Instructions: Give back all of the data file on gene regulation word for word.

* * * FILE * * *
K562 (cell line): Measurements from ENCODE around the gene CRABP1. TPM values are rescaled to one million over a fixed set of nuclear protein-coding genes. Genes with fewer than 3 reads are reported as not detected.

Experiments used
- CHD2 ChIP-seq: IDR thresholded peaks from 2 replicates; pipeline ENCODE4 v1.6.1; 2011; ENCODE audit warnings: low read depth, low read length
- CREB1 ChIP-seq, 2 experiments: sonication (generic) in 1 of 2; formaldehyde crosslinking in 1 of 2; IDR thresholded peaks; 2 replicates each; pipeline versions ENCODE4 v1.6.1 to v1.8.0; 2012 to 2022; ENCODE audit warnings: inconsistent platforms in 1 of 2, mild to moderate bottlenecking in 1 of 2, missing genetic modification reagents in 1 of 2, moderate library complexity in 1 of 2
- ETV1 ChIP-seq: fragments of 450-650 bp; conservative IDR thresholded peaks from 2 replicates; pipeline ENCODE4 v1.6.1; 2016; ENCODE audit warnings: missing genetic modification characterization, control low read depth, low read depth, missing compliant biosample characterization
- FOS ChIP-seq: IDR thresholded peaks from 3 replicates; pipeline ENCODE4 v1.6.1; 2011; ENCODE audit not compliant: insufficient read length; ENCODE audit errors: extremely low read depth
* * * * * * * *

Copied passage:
K562 (cell line): Measurements from ENCODE around the gene CRABP1. TPM values are rescaled to one million over a fixed set of nuclear protein-coding genes. Genes with fewer than 3 reads are reported as not detected.

Experiments used
- CHD2 ChIP-seq: IDR thresholded peaks from 2 replicates; pipeline ENCODE4 v1.6.1; 2011; ENCODE audit warnings: low read depth, low read length
- CREB1 ChIP-seq, 2 experiments: sonication (generic) in 1 of 2; formaldehyde crosslinking in 1 of 2; IDR thresholded peaks; 2 replicates each; pipeline versions ENCODE4 v1.6.1 to v1.8.0; 2012 to 2022; ENCODE audit warnings: inconsistent platforms in 1 of 2, mild to moderate bottlenecking in 1 of 2, missing genetic modification reagents in 1 of 2, moderate library complexity in 1 of 2
- ETV1 ChIP-seq: fragments of 450-650 bp; conservative IDR thresholded peaks from 2 replicates; pipeline ENCODE4 v1.6.1; 2016; ENCODE audit warnings: missing genetic modification characterization, control low read depth, low read depth, missing compliant biosample characterization
- FOS ChIP-seq: IDR thresholded peaks from 3 replicates; pipeline ENCODE4 v1.6.1; 2011; ENCODE audit not compliant: insufficient read length; ENCODE audit errors: extremely low read depth